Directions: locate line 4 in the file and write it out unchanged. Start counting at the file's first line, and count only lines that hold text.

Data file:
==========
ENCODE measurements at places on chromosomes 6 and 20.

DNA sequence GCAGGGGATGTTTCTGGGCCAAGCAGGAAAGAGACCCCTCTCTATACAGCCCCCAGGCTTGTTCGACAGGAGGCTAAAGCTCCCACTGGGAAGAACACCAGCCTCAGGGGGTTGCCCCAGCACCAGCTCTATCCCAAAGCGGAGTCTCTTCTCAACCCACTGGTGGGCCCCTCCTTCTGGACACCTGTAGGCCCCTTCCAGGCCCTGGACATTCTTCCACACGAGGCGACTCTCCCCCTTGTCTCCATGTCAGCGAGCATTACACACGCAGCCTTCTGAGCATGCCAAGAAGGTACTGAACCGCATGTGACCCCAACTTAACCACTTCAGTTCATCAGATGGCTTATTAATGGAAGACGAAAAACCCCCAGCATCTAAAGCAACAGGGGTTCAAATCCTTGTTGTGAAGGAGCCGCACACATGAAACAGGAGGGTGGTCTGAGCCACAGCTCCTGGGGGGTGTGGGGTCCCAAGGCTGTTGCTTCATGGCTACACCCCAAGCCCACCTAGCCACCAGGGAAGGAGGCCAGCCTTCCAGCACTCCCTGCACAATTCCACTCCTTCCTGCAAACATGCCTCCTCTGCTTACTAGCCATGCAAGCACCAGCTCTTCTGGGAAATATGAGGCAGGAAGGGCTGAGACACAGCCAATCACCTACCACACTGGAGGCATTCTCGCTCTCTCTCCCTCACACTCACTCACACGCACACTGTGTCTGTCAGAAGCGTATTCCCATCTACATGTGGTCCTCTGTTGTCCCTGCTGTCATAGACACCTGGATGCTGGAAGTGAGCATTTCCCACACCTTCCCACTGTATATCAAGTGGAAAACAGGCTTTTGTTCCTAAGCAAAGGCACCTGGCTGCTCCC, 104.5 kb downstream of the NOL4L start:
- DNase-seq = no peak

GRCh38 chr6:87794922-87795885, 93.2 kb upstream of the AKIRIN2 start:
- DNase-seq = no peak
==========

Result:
GRCh38 chr6:87794922-87795885, 93.2 kb upstream of the AKIRIN2 start: